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Saudi Arabia’s Arms Rush to Syria



By Catherine Shakdam

Feb 20, 2014

The Geneva peace talks on Syria have drawn to a disappointing, although anticipated, close, with no resolution to be spoken of, other than the promises of further talks at some point in the future. Already Saudi Arabia has reverted to its rhetoric of war, intent on crushing the Syrian government.

When Al Saud royals decided to sink their teeth into the colossus of the Levant, Syria, little did they realize that President Bashar Al Assad would oppose their hegemonic plans in the region with defiance and utmost stoicism.

Three years into the war and Saudi Arabia has been forced to step out of the shadows and announced itself as the grand terror master, the driving force behind Al Qaeda and its Takfiri affiliates. If anything, Syria’s courage before enemy fire, its commitment to national sovereignty and the protection of its people against the onslaught of Zionism, have allowed the public to see through Saudi Arabia’s deception and recognize Syria’s war for what it is: the foreign invasion of an Arab land by Zionist-backed terror militias.

Allegedly frustrated by Geneva’s failure, Saudi Arabia reportedly offered to supply the so-called Free Syrian Army with anti-aircraft missiles. The very idea that Takfiri militants could be given access to such weapons is simply too blood-chilling to imagine.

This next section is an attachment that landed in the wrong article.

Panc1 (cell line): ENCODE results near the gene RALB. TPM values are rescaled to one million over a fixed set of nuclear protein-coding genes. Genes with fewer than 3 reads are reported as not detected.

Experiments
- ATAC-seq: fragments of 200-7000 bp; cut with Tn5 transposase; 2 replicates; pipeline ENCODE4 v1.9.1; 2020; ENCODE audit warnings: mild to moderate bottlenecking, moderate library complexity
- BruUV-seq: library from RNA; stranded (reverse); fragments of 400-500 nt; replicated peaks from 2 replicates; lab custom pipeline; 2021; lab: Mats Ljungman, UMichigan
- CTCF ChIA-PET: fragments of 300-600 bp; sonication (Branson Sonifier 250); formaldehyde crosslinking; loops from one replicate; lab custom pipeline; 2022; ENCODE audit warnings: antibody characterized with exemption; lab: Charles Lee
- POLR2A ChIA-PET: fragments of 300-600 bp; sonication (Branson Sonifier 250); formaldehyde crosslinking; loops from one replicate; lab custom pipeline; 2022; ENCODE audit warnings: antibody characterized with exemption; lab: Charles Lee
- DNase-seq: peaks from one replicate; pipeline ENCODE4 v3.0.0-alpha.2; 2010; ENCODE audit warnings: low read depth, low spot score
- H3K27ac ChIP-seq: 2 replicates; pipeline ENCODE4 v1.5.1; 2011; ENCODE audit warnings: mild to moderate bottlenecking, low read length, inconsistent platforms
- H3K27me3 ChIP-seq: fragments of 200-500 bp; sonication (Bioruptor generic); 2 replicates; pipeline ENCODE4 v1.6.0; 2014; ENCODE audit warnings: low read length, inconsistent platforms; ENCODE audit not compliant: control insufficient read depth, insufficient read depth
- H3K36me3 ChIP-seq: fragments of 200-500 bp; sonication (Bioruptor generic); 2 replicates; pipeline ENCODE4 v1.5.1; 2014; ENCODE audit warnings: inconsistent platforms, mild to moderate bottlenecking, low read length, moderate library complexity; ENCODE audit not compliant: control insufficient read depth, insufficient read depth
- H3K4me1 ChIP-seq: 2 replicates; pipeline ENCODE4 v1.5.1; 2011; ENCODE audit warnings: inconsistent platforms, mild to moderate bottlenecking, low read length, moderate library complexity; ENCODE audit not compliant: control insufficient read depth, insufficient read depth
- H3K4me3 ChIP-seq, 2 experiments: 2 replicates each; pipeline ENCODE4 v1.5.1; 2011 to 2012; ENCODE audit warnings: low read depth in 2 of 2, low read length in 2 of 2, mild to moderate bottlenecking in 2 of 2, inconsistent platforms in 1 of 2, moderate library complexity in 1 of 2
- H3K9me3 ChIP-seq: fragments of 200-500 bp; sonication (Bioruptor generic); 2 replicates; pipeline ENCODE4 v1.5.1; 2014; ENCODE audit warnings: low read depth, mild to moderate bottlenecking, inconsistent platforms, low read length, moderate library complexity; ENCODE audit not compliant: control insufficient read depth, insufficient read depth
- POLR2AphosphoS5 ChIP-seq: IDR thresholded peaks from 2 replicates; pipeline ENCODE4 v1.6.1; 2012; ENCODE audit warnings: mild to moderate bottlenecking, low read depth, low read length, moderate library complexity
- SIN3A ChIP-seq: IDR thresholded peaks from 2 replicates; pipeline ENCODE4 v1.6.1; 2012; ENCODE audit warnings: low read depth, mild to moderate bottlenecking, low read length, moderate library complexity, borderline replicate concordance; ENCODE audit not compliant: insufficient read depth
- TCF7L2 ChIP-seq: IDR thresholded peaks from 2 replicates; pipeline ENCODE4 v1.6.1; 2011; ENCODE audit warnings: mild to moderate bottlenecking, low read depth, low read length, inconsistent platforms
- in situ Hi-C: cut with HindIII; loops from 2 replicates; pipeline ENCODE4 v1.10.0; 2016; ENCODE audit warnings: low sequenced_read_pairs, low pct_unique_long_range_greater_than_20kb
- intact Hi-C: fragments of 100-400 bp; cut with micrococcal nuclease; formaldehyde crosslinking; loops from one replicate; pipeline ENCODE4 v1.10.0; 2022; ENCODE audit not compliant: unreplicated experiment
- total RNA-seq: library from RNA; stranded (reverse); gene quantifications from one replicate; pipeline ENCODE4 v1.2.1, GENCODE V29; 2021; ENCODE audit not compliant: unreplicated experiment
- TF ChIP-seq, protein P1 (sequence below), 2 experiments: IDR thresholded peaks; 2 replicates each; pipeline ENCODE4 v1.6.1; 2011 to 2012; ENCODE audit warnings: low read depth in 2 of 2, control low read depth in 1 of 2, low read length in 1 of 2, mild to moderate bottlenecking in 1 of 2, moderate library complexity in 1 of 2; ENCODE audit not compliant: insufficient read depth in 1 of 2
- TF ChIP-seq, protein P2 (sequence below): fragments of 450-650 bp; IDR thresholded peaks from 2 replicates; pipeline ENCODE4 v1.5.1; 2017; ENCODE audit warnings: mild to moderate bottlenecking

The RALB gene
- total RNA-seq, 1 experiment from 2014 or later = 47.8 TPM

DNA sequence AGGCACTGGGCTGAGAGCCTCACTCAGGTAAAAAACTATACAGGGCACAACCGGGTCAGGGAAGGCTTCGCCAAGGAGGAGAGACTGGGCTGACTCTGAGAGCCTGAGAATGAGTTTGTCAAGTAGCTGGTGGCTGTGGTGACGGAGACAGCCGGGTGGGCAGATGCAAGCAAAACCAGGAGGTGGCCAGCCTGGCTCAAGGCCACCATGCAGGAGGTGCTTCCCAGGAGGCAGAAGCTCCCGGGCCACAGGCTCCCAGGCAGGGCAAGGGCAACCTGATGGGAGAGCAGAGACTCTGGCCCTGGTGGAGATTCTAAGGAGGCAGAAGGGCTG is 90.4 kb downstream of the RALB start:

Sources in Jordan have revealed that Al Saud ordered the transfer of anti-aircraft missiles in its Jordanian warehouses well before officials at Geneva even began to discuss the possibility of a truce, a clear sign that the Kingdom never intended for diplomacy to have a chance but rather worked at disrupting the talks to better justify its plan in Syria: heavy weaponry.  As per reported by the Wall Street Journal, “Russian-made antitank guided missiles and Chinese man-portable air-defence systems are up for grabs, already waiting in warehouses in Jordan and Turkey.”

Following months of lobbying and money flashing at US officials, Saudi Prince Bandar bin Sultan - director general of the Saudi Intelligence Agency – has managed to once again tip America’s narrative regarding Syria back to aggression. On January 30th, US sources revealed that US President Barack Obama met in Amman – Jordan capital – with Saudi intelligence officials to hash out the new terms of their “arrangement” in regards to Syria.

Besides agreeing to the transfer of yet more anti-aircraft missiles and other heavy weaponry, the US also transferred an estimated $3 million to what are effectively Western-controlled Takfiri units in Syria, a de facto bank-rolling of al Qaeda.

This Friday, President Obama promised an increasingly reticent Jordanian monarch, King Abdullah II, whose country has been in essence turned into a permanent military base against Syria and its allies, to pay up $1 billion in loan guarantees as well as the renewal of a memorandum of understanding that provides the kingdom with $600 million in US financial and military aid. In return King Abdullah II promised to look the other way while his kingdom has become ground zero against the last Arab line of defence against Zionism in the Levant.

On the same day, Pentagon spokesman John Kirby told reporters that the Defence Department was looking at a possible military deployment in Syria. “There’s an interest in coming up with other options in Syria moving forward,” he noted.